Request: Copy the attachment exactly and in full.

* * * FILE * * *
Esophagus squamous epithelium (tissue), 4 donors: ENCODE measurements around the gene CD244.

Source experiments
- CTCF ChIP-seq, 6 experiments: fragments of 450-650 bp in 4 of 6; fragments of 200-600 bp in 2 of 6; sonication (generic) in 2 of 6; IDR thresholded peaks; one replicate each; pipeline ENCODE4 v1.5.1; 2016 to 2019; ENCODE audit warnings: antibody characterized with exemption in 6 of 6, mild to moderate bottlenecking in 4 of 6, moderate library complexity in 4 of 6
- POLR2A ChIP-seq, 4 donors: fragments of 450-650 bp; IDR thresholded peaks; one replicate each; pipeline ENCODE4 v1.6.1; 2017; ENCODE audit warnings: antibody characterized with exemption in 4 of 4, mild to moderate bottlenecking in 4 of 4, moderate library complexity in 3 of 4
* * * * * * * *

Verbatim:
Esophagus squamous epithelium (tissue), 4 donors: ENCODE measurements around the gene CD244.

Source experiments
- CTCF ChIP-seq, 6 experiments: fragments of 450-650 bp in 4 of 6; fragments of 200-600 bp in 2 of 6; sonication (generic) in 2 of 6; IDR thresholded peaks; one replicate each; pipeline ENCODE4 v1.5.1; 2016 to 2019; ENCODE audit warnings: antibody characterized with exemption in 6 of 6, mild to moderate bottlenecking in 4 of 6, moderate library complexity in 4 of 6
- POLR2A ChIP-seq, 4 donors: fragments of 450-650 bp; IDR thresholded peaks; one replicate each; pipeline ENCODE4 v1.6.1; 2017; ENCODE audit warnings: antibody characterized with exemption in 4 of 4, mild to moderate bottlenecking in 4 of 4, moderate library complexity in 3 of 4